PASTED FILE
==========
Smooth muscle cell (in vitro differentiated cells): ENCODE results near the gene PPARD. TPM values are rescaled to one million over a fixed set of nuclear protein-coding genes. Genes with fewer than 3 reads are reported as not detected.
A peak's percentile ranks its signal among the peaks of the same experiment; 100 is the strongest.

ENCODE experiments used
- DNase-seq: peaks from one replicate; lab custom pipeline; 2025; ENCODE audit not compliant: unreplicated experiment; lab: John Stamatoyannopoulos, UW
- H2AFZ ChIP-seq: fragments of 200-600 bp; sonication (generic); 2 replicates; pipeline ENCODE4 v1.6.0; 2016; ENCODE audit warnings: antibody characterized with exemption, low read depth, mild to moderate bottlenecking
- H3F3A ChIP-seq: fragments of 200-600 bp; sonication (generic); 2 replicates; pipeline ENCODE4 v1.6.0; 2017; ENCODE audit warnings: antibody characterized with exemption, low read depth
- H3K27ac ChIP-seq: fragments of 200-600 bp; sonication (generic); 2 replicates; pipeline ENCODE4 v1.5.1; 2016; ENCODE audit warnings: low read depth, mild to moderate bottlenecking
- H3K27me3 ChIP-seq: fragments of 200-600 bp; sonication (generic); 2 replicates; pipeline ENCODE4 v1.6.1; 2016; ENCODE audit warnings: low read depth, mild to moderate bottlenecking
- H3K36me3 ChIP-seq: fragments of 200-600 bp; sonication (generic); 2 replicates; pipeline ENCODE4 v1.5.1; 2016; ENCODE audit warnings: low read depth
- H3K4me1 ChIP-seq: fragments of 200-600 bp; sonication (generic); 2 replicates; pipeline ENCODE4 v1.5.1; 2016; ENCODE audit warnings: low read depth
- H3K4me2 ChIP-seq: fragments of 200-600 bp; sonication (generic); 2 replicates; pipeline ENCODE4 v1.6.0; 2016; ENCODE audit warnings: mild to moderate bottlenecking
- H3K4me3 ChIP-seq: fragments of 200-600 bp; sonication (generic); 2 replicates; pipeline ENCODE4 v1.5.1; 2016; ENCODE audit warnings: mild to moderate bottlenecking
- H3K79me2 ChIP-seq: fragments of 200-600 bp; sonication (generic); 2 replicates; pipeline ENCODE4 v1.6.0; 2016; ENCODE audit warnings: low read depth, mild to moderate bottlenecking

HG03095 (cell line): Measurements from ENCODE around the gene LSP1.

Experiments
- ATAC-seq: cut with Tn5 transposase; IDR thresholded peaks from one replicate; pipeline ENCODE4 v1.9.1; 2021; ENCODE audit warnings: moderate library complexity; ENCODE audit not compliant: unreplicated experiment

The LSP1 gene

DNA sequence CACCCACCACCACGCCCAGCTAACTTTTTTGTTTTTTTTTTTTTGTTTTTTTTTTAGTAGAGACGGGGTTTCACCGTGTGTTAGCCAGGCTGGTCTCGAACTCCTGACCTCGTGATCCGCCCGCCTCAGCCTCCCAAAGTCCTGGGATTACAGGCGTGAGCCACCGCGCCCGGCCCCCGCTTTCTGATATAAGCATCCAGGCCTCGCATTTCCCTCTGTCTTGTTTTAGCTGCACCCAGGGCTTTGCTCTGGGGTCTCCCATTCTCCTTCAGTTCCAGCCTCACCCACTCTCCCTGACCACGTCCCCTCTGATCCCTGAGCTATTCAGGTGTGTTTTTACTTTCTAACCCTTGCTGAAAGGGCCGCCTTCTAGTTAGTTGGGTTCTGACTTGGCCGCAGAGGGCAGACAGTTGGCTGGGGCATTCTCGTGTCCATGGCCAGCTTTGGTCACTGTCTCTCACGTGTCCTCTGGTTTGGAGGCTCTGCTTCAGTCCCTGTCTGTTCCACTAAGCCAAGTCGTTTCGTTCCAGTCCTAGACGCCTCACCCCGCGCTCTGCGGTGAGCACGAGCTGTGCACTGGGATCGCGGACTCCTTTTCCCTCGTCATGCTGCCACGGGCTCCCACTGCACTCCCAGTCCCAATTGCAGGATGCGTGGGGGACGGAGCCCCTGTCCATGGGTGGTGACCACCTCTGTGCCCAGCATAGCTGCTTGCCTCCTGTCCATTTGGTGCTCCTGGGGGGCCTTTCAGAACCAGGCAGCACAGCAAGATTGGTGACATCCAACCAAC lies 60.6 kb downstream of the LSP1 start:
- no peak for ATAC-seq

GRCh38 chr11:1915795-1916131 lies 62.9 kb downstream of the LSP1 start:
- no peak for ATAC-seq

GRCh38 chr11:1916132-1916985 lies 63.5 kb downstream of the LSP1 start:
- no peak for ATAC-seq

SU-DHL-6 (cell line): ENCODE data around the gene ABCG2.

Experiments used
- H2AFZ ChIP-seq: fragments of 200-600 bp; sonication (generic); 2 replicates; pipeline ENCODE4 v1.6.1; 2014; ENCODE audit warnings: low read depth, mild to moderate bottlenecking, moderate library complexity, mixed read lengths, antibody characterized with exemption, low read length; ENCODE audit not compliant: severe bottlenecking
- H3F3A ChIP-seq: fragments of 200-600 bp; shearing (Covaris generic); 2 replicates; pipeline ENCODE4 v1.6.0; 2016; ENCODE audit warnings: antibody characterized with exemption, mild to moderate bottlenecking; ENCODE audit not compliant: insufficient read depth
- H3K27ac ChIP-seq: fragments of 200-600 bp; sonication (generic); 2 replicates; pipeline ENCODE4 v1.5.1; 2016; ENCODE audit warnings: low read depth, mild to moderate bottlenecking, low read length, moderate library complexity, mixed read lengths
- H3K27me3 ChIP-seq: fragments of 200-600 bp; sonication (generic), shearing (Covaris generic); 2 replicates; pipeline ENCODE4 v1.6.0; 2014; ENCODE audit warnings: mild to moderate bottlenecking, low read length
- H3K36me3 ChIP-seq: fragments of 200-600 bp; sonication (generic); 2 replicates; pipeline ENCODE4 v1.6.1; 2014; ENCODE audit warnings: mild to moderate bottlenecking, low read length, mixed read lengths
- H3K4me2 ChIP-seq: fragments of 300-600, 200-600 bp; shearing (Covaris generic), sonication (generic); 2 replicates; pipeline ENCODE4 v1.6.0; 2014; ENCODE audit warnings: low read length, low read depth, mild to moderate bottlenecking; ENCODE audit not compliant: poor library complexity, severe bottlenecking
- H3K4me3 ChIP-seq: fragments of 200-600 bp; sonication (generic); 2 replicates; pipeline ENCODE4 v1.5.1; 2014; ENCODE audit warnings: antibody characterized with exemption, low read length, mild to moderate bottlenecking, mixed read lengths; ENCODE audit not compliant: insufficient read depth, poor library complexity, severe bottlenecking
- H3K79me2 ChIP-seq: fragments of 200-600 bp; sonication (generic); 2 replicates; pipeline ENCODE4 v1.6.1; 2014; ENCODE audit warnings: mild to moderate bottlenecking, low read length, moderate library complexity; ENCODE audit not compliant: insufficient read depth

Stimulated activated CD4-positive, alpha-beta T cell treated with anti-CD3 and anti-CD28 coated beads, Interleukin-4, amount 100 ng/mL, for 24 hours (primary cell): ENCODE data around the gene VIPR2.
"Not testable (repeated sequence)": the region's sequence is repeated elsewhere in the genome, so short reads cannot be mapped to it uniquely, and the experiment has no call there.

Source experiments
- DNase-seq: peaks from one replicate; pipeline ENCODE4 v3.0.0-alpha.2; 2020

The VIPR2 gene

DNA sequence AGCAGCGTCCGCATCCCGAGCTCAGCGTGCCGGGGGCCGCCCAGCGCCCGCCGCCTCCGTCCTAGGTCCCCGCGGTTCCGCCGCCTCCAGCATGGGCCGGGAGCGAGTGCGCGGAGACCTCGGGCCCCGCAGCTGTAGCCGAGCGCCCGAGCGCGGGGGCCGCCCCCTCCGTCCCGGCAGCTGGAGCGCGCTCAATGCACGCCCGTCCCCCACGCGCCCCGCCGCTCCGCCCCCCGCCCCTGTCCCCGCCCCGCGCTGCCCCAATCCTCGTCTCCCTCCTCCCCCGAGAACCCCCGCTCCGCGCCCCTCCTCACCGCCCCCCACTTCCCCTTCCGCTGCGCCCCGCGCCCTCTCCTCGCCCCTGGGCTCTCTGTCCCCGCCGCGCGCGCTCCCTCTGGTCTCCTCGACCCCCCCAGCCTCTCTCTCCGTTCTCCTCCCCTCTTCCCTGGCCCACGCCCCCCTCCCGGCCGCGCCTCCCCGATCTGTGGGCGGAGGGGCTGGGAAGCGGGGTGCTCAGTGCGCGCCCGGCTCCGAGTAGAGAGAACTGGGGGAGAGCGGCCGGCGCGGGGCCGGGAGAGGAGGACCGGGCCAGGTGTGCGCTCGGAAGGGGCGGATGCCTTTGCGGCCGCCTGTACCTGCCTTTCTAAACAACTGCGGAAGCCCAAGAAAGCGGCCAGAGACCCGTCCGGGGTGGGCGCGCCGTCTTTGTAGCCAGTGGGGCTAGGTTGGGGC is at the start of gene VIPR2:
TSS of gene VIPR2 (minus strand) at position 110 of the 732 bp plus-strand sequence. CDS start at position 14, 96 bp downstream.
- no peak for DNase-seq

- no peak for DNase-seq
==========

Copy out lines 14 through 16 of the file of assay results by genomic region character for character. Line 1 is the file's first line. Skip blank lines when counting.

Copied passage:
HG03095 (cell line): Measurements from ENCODE around the gene LSP1.

Experiments
- ATAC-seq: cut with Tn5 transposase; IDR thresholded peaks from one replicate; pipeline ENCODE4 v1.9.1; 2021; ENCODE audit warnings: moderate library complexity; ENCODE audit not compliant: unreplicated experiment